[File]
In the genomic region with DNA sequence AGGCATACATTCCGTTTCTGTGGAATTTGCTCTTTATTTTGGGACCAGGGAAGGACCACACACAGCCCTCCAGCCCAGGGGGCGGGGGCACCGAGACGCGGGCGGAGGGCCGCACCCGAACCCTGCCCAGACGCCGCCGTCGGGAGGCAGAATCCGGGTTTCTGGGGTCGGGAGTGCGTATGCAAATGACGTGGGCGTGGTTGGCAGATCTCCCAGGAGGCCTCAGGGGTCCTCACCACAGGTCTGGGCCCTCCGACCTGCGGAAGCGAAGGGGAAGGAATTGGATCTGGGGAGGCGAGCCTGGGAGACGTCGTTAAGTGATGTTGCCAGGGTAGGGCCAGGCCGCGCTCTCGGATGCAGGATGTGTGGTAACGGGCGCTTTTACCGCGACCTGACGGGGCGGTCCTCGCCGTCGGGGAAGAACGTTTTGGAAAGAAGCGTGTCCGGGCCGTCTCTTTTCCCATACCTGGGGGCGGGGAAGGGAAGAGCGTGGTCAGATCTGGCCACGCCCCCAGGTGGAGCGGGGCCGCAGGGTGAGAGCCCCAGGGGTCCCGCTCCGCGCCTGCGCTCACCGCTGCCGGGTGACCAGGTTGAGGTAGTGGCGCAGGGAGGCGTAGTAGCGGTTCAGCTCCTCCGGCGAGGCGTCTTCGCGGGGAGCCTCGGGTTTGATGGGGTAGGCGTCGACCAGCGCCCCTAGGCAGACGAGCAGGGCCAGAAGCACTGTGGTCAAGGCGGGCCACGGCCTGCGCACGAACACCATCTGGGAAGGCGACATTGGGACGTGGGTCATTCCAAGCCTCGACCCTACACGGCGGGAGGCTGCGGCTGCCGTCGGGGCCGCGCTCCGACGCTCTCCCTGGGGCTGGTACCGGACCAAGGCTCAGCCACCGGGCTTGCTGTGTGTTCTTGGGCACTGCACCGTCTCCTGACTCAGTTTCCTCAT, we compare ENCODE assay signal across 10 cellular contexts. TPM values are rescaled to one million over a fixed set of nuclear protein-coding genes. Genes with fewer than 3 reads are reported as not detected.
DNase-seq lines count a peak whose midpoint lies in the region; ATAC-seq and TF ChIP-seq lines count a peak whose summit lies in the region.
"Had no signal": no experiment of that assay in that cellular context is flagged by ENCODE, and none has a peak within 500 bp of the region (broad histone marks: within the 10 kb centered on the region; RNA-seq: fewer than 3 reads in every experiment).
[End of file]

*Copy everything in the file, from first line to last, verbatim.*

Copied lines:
In the genomic region with DNA sequence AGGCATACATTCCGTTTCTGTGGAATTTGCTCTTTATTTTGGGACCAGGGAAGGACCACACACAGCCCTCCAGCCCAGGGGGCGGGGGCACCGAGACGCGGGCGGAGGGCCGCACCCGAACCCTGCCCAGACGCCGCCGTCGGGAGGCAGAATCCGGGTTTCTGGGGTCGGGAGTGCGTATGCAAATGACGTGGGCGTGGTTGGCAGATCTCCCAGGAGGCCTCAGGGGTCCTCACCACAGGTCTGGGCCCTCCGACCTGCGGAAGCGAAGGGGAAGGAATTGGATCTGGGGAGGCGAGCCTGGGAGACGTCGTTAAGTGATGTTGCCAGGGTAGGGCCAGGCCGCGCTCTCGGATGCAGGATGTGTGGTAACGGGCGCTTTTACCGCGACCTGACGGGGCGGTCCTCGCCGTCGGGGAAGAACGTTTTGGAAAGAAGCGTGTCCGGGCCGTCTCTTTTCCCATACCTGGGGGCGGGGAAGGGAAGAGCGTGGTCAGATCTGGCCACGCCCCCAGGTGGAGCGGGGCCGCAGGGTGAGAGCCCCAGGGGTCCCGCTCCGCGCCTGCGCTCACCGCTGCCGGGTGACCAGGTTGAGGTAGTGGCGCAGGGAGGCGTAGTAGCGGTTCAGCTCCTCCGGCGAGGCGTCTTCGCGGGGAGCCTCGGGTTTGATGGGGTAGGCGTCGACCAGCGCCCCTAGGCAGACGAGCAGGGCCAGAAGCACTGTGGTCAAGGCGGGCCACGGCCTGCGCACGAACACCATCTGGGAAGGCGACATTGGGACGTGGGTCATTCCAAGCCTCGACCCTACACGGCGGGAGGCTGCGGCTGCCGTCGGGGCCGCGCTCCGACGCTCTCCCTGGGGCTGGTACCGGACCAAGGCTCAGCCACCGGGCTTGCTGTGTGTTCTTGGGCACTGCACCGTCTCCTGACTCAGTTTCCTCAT, we compare ENCODE assay signal across 10 cellular contexts. TPM values are rescaled to one million over a fixed set of nuclear protein-coding genes. Genes with fewer than 3 reads are reported as not detected.
DNase-seq lines count a peak whose midpoint lies in the region; ATAC-seq and TF ChIP-seq lines count a peak whose summit lies in the region.
"Had no signal": no experiment of that assay in that cellular context is flagged by ENCODE, and none has a peak within 500 bp of the region (broad histone marks: within the 10 kb centered on the region; RNA-seq: fewer than 3 reads in every experiment).